You mentioned that you play on Difficulty Seven, and the levels go all the way up to Ten. Would I be right in saying that some of the higher level campaigns haven’t been beaten yet?
Do you expect that they’ll remain unbeaten?
Yeah, probably so. The Level Ten AI … nobody has beaten that on a fair basis. We’ve got some players who play exclusively on Ten and give themselves a handicap – and they just take a beating the whole way through. They make it pretty far, but often they give up after a while because they’re just getting beaten on the whole time, so it’s maybe not as much fun as they’d hoped.
The reason for having the Difficulty Ten is this is co-operative only, right, so there needs to be a difficulty level for everyone. If the best Starcraft player in the world wants to come and try his hand at this – not that I expect it to be his bag, but if he wants to – there ought to be something that can occupy his interest. For mere mortals, like myself, there’s a range of other difficulty levels there.
How fair does the Level Ten AI play? Is it working purely from intelligence, or does it get resource boosts and other help?
That’s a good question. One thing I should mention about the AI in general is that there are a lot of different subsystems: you’ve got the tactical stuff, the strategic stuff, economy etc. From the economic and strategic standpoints the AI is very asymmetrical. This is something which has been seen as a unique selling point of the game actually. It’s not true RTS, it also has some aspects of tower defence, grand strategy etc and some of the tower defence aspects come in with how the AI strategy works. On the tactical level it’s one hundred percent fair, no bonuses, no anything. With the economy, that’s something that’s simulated, so it’s got its own internal reinforcement rules and offensive wave rules and so-forth that are completely divorced from what the human player is doing.
What I’ve tried to do is balance that, so it comes out at the appropriate difficulty level at each stage. Seven is about what you’d expect from a human player who’s controlling the other side. The AI outnumbers you 10,000 to 1 to start with. It’s got 20,000-30,000 ships and you’ve got maybe four. So obviously if it just ran at you with everything the game wouldn’t last very long.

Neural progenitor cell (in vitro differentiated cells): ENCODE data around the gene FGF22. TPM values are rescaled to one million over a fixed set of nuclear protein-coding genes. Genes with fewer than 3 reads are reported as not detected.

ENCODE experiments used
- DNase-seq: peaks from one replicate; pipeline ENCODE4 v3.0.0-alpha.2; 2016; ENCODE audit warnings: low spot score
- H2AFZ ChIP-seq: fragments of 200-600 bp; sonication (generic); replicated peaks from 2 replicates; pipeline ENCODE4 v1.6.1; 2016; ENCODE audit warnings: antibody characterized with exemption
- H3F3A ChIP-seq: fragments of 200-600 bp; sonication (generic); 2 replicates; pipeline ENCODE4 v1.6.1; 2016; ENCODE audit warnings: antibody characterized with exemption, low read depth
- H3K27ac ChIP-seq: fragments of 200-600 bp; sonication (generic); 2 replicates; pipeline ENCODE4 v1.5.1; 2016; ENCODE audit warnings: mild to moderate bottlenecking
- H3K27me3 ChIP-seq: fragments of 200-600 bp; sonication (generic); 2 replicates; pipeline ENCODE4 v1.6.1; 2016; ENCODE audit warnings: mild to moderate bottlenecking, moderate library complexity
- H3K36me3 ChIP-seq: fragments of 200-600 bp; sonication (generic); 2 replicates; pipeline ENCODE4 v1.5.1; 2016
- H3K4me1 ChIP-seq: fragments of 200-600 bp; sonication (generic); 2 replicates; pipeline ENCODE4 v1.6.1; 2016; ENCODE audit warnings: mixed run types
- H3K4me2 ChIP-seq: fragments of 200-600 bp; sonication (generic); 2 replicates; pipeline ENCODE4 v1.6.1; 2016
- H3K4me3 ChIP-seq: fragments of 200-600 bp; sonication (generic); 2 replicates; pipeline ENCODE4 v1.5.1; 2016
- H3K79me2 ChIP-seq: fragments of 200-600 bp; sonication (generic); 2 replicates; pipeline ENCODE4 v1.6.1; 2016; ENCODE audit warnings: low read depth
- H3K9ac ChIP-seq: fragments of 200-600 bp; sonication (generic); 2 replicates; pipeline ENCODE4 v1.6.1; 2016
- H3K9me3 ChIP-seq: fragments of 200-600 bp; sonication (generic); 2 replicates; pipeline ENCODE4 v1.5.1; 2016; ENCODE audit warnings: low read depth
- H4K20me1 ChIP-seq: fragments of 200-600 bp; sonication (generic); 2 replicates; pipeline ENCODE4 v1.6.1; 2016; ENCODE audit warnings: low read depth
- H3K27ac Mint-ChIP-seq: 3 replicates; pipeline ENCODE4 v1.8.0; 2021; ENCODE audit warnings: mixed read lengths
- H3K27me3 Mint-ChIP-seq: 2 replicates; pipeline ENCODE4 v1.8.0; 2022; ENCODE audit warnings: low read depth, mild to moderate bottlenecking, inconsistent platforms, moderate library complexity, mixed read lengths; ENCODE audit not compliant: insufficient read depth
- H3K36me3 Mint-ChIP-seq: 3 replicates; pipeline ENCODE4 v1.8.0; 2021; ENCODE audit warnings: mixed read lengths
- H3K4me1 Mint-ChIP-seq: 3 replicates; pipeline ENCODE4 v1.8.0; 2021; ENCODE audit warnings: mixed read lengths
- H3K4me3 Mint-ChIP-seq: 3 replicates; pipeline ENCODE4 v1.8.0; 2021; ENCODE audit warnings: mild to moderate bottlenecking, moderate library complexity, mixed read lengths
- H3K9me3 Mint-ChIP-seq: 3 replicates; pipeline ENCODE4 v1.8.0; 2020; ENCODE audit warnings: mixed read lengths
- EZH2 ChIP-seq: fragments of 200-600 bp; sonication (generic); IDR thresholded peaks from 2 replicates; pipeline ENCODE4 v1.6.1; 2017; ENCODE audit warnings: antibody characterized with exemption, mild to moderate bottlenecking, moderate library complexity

Right, it would be all too easy for it to just flood you with ships immediately.
Exactly. Here’s the comparison that I like to make – let’s say that you’re playing a first person shooter. The AI is generally pretty fair in an FPS, overall. But if all the guys knew where you were and ran at you – you’re dead in 30 seconds there too. I enjoy myself some FPS games, so I thought what if instead of running around with your own gun, what if you were in an RTS-type control scheme, controlling a bunch of guys. So you’ve got all these outposts and some of the AI units are aware of you and attack you, some are not. That’s all very procedural. There’s a lot of similarities to, say, the procedural algorithms in Left 4 Dead, where fairness is not a goal. With procedural generation the goal is an interesting scenario and where the fairness comes in is balancing that for when the players encounter a group of AIs.
The intelligence ramps up from Difficulty One through about Seven. There are a couple of things that AI Eights and up do that’s different. Basically the intelligence on the tactical level stops at Seven – and the reason I did that was because I wanted everybody to be able to play against an AI that’s as intelligent and dynamic as possible without having to handicap themselves with bonuses and stuff like that. So it’s kind of a judgement call whether you consider that a cheating AI or not. It’s really a different design paradigm from a traditional RTS. If you consider it fair in shooters then it’s fair here, probably. It’s always a simulation, you know. No matter what game you’re playing the fairness is an illusion perpetuated by the game mechanics.